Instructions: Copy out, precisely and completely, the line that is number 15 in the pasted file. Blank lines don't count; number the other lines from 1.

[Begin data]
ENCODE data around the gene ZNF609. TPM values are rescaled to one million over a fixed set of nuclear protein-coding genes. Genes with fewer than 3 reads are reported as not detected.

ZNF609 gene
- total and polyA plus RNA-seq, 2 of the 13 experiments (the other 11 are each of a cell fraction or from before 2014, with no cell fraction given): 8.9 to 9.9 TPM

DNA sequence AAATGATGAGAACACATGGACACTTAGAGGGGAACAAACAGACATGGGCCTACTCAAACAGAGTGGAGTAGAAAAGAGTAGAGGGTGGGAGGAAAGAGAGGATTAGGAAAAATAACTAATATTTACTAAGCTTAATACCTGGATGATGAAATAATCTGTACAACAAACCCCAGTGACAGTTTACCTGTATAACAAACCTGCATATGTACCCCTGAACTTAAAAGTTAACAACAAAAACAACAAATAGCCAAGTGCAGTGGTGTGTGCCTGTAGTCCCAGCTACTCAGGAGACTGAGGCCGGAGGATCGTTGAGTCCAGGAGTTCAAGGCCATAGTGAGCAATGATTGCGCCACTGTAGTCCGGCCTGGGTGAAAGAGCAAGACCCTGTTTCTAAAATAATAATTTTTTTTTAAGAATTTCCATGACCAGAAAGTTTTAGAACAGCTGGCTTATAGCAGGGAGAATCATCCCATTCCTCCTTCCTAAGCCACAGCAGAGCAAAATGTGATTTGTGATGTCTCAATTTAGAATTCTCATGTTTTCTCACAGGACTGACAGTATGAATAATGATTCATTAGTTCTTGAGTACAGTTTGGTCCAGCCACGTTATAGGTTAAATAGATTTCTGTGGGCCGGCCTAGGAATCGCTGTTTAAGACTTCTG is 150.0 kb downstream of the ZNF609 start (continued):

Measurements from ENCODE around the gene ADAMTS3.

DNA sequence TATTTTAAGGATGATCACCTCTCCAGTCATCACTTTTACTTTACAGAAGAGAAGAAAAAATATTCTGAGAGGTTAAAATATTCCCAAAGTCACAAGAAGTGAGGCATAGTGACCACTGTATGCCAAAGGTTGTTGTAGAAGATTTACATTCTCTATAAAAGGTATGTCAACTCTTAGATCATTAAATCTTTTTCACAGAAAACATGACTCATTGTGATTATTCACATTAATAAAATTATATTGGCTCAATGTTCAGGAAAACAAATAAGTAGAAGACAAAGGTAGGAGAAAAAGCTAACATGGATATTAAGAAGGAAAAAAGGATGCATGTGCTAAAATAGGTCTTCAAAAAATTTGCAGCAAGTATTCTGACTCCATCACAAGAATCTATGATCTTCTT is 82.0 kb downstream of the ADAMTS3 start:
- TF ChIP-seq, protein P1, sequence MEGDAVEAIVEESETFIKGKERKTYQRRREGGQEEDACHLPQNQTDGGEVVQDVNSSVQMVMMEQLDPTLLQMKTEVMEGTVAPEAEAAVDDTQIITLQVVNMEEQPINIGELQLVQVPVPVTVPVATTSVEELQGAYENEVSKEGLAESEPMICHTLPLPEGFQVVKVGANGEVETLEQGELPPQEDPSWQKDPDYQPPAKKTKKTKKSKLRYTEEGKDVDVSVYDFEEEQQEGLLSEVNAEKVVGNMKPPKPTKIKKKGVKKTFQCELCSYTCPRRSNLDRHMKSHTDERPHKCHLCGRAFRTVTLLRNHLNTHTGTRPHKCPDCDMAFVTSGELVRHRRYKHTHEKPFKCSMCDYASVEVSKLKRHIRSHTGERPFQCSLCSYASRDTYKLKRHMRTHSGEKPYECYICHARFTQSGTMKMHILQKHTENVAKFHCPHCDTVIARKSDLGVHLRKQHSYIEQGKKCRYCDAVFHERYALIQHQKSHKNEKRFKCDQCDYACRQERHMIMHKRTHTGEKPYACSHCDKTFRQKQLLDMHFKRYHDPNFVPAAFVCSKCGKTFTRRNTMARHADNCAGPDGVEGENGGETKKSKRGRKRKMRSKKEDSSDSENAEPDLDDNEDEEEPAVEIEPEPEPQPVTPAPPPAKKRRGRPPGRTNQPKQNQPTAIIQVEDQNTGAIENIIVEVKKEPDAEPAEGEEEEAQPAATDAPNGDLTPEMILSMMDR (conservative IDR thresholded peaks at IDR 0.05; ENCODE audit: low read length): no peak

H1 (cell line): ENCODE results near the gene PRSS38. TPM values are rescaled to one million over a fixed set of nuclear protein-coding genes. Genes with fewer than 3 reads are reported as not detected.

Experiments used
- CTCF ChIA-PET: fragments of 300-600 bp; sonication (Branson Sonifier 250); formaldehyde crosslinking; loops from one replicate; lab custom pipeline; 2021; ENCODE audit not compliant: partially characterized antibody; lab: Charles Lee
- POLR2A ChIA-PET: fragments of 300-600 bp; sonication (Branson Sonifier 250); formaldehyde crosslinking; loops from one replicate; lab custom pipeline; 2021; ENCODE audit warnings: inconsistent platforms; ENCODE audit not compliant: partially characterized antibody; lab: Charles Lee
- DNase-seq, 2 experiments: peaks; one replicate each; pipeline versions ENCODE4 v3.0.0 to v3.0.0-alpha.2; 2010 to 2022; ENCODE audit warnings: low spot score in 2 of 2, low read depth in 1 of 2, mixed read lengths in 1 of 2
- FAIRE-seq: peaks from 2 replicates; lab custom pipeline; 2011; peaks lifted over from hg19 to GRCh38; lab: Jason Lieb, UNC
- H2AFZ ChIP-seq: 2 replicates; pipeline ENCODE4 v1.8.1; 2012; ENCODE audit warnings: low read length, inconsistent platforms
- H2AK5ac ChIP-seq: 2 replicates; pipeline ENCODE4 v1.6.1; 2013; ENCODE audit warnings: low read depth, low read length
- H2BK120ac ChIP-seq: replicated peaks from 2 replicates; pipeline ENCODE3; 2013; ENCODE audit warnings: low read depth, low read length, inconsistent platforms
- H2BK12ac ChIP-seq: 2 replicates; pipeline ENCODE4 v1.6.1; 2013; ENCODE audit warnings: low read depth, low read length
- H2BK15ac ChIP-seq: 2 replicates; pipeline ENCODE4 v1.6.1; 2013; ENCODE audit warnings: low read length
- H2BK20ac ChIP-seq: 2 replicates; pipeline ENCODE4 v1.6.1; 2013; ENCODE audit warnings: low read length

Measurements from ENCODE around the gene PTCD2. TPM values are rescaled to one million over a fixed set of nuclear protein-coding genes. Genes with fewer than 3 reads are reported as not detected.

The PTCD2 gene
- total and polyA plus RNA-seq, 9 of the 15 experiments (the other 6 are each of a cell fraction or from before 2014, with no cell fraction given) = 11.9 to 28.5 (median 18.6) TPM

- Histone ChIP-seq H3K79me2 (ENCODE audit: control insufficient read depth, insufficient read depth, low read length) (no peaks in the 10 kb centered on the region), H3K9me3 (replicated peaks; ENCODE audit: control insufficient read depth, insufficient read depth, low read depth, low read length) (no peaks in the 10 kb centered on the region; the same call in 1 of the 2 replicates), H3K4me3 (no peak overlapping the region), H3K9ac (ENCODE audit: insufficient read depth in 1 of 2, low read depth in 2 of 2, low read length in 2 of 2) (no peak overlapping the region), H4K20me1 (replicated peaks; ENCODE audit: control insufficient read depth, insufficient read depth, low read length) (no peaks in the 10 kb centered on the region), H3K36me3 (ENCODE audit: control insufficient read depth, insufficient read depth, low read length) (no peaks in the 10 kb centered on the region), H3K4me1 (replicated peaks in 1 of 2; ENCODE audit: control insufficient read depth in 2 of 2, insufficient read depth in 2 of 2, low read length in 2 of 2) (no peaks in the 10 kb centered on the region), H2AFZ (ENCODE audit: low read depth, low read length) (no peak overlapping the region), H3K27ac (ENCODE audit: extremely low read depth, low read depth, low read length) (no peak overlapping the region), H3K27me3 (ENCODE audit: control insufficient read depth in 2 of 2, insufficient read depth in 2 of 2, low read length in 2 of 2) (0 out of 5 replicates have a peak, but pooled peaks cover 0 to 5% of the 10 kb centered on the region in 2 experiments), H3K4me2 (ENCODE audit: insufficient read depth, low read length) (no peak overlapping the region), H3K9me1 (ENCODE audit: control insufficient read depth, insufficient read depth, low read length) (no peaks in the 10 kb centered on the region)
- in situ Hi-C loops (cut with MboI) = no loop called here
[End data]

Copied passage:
- H2AK5ac ChIP-seq: 2 replicates; pipeline ENCODE4 v1.6.1; 2013; ENCODE audit warnings: low read depth, low read length